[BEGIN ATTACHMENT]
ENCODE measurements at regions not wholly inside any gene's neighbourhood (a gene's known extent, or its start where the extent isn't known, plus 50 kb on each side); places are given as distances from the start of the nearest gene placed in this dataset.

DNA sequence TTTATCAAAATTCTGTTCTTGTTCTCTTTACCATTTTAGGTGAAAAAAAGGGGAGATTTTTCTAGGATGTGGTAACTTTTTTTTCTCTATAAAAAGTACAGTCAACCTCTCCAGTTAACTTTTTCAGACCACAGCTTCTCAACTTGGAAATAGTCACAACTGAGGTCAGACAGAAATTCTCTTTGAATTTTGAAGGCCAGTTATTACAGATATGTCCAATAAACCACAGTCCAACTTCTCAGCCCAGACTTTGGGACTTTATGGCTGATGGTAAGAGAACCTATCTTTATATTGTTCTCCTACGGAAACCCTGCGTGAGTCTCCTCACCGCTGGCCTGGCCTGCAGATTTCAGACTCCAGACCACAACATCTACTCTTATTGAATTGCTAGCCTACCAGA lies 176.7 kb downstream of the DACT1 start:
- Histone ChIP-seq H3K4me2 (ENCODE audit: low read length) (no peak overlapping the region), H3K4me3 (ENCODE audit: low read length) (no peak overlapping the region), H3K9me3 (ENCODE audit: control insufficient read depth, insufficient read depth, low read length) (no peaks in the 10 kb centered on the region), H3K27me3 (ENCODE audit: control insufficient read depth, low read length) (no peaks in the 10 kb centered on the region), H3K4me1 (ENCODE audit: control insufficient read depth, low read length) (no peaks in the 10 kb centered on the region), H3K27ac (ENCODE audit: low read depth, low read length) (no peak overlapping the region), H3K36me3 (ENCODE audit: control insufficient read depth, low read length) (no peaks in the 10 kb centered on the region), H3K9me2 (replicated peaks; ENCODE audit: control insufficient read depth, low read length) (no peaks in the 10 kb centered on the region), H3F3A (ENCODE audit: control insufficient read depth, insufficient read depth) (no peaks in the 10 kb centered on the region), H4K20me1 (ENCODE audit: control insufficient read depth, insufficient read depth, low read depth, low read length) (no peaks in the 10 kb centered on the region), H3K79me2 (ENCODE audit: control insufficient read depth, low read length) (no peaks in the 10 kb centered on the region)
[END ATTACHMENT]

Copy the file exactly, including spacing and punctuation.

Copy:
ENCODE measurements at regions not wholly inside any gene's neighbourhood (a gene's known extent, or its start where the extent isn't known, plus 50 kb on each side); places are given as distances from the start of the nearest gene placed in this dataset.

DNA sequence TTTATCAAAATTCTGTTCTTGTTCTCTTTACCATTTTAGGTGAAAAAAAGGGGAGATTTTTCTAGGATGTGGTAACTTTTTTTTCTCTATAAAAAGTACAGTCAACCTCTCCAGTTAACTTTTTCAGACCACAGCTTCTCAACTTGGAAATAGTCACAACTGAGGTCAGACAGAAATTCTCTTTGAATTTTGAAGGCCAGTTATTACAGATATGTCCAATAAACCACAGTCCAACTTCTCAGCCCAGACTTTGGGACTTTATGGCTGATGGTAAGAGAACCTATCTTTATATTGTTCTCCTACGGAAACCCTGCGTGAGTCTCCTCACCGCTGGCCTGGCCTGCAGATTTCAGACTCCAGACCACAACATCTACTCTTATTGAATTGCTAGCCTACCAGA lies 176.7 kb downstream of the DACT1 start:
- Histone ChIP-seq H3K4me2 (ENCODE audit: low read length) (no peak overlapping the region), H3K4me3 (ENCODE audit: low read length) (no peak overlapping the region), H3K9me3 (ENCODE audit: control insufficient read depth, insufficient read depth, low read length) (no peaks in the 10 kb centered on the region), H3K27me3 (ENCODE audit: control insufficient read depth, low read length) (no peaks in the 10 kb centered on the region), H3K4me1 (ENCODE audit: control insufficient read depth, low read length) (no peaks in the 10 kb centered on the region), H3K27ac (ENCODE audit: low read depth, low read length) (no peak overlapping the region), H3K36me3 (ENCODE audit: control insufficient read depth, low read length) (no peaks in the 10 kb centered on the region), H3K9me2 (replicated peaks; ENCODE audit: control insufficient read depth, low read length) (no peaks in the 10 kb centered on the region), H3F3A (ENCODE audit: control insufficient read depth, insufficient read depth) (no peaks in the 10 kb centered on the region), H4K20me1 (ENCODE audit: control insufficient read depth, insufficient read depth, low read depth, low read length) (no peaks in the 10 kb centered on the region), H3K79me2 (ENCODE audit: control insufficient read depth, low read length) (no peaks in the 10 kb centered on the region)